The final weeks of Martin Jol’s tenure as manager of Spurs brought much vitriolic criticism of him and the team as messageboard fanatics came alive as a consequence of the team’s failure to add to their August success over Derby County.
The fanatics’ unreasonable criticism, apart from calling for Jol’s dismissal, poured blame on Paul Robinson for every goal that was conceded and called him the worst Spurs’ goalkeeper ever, called as usual for the removal of another of Jol’s ‘favourites’, Robbie Keane to be replaced by Jermain Defoe, called Dimitar Berbatov moody and lazy and a hundred and one other names, never wanted to see Jemaine Jenas pull on the Spurs’ shirt again and so it went on. Also the ‘experts’ wanted to see the Adel Taarabt and Kevin Prince-Boateng selected and despite their lack of experience these young players were seen as the ‘saviours’ of the team.
Such over the top criticism was unnecessary and way off beam.
To regard Robinson as Spurs’ worst ever goalkeeper – you either haven’t supported the club very long or you have a very short memory when in the past we have had to endure such goalkeepers as Mark Kendall and Bobby Mimms. The calls for Cerny to replace him were based on adequate performances in pre-season friendlies and early Cup games. However, when he met with the high pressure games at Newcastle and against Getafe, he was less impressive and failed to suggest he was the answer to the ‘supposed’ goalkeeping crisis. Such was an indication as to why Jol persevered with Robinson who was low on confidence behind a defence lacking an experienced leader.
On his arrival Ramos tried out a few players and then for the game against Wigan, a must win match, he selected his strongest available team.
How disappointed the Jol critics must have been – he selected the exact same team that Martin Jol would have selected – the team that Jol regarded as his best formation for most of last season (Kaboul apart) – Robinson, Chimbonda, Dawson, Kaboul, Lee, Lennon, Jenas, Zokora, Malbranque, Berbatov and Keane.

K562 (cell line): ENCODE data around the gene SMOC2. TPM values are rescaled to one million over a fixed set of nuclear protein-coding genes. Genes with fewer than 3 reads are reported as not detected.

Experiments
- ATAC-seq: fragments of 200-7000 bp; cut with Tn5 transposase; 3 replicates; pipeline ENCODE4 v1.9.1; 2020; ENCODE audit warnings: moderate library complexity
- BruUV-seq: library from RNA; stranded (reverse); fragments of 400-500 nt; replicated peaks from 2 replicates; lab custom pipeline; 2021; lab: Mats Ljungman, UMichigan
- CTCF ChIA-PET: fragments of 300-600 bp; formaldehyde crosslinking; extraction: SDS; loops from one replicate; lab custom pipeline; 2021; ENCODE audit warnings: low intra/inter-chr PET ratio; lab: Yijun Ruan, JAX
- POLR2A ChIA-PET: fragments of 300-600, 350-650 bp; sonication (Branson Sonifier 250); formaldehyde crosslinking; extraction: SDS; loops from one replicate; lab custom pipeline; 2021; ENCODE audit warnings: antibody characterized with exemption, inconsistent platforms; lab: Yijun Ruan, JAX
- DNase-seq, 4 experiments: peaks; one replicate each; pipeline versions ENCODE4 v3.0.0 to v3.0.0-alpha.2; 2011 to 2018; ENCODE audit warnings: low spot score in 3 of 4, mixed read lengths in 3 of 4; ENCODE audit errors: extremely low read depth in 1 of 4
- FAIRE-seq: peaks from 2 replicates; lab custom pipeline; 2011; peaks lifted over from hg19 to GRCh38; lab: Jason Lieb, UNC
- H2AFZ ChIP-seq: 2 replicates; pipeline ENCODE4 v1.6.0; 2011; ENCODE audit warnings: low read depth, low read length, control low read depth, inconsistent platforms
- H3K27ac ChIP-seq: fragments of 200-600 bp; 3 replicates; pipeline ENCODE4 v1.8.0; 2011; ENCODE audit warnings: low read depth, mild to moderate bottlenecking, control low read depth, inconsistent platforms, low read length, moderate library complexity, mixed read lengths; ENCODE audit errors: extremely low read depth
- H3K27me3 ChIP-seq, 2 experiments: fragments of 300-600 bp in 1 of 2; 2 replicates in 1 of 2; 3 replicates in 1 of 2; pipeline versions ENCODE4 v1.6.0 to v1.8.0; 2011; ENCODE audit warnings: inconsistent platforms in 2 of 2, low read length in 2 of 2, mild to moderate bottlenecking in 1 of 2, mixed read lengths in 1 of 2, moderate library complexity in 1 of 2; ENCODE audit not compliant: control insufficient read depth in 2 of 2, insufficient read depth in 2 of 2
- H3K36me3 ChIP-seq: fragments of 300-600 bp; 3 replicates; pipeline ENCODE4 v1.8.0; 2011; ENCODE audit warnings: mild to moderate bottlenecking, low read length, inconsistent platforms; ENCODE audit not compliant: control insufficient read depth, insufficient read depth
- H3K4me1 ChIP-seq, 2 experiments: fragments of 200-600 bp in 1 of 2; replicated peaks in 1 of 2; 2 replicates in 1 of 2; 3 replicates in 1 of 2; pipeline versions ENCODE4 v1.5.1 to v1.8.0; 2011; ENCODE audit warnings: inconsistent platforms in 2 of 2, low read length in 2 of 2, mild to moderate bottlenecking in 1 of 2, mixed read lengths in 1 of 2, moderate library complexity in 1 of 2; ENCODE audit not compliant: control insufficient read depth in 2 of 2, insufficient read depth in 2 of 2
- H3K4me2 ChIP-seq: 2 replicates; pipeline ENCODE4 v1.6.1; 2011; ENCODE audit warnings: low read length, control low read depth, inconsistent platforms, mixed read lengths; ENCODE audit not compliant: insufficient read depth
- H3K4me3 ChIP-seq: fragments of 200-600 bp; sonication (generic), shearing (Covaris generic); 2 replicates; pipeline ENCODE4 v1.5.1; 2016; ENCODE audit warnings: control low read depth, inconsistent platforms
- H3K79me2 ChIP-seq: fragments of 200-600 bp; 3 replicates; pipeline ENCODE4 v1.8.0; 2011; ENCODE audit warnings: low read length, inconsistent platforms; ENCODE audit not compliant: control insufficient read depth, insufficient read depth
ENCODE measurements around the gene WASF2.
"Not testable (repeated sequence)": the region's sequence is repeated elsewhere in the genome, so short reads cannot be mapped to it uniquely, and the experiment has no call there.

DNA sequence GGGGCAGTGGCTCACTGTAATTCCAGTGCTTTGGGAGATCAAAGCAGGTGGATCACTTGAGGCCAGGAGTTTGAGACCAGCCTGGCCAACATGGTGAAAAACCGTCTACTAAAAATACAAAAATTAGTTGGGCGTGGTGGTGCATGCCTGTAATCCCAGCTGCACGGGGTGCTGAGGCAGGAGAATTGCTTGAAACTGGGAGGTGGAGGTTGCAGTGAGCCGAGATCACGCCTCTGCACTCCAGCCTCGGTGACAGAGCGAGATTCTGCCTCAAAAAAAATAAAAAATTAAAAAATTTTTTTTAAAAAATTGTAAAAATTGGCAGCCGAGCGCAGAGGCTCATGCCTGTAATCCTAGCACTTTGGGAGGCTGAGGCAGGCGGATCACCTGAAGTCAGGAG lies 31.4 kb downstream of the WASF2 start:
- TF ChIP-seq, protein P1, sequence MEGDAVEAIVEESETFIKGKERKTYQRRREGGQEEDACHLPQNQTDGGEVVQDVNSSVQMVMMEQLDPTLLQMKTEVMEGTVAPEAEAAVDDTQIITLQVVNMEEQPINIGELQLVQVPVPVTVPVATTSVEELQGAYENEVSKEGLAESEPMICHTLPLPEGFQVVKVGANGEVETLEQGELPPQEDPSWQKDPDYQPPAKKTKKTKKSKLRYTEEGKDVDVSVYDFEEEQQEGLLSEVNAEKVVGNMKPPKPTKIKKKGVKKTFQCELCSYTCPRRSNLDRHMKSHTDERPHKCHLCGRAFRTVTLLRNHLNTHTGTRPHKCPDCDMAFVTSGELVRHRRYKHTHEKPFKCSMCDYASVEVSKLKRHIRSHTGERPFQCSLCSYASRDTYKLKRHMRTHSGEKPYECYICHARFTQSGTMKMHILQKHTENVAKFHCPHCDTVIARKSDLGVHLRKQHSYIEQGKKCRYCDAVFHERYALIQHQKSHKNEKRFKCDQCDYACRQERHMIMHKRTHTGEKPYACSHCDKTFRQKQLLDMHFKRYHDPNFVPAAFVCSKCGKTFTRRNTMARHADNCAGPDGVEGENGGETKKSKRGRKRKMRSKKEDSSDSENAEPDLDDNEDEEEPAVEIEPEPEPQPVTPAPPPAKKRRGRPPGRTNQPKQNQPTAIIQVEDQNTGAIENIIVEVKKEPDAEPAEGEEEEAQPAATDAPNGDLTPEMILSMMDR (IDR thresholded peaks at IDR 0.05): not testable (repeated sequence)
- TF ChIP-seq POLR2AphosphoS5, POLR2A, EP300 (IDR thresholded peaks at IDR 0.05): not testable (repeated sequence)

Perhaps Martin Jol actually knew what he was doing and what his best team was. I’m sure Jol felt vindicated when he saw that team selection – ‘his’ team was going out to play Wigan at White Hart Lane.
Then, of course, Jenas received plaudits for his two goal performance – ‘Ramos has got him playing well’ was the general opinion. Jenas has always been capable of performances like that in games when Spurs have been given plenty of space and time to display their skills – remember his Cup performance against Southend last season, his goal against Derby in August and many others. When Jenas puts in performances like that on a regular basis and against Arsenal, Chelsea or United, then will be the time to praise Ramos and Poyet for the influence they have had on the player.
Berbatov finally managed to show some interest and produce a performance akin to last season. Perhaps Ramos got through to him or perhaps it was his agent who had a word in his ear about trying to impress possible suitors.
Why did Ramos persist with Robbie Keane instead of Defoe – perhaps he saw, as Jol had done, that the team needed him to be creator as well as scorer and put in the extra work supporting the midfield.
Having watched the 125th Anniversary match against Aston Villa again, the performance against Wigan was similar to that earlier game but Wigan were unable to punish the defensive mistakes that Spurs made while Villa took advantage of every one of them.
In time Ramos will have a great influence on the team to get them playing in his way but for the present while the players will be putting in that extra effort to impress the new manager, Martin Jol can take some satisfaction that it was ‘his’ team that beat Wigan at White Hart Lane to bring Spurs three vital points.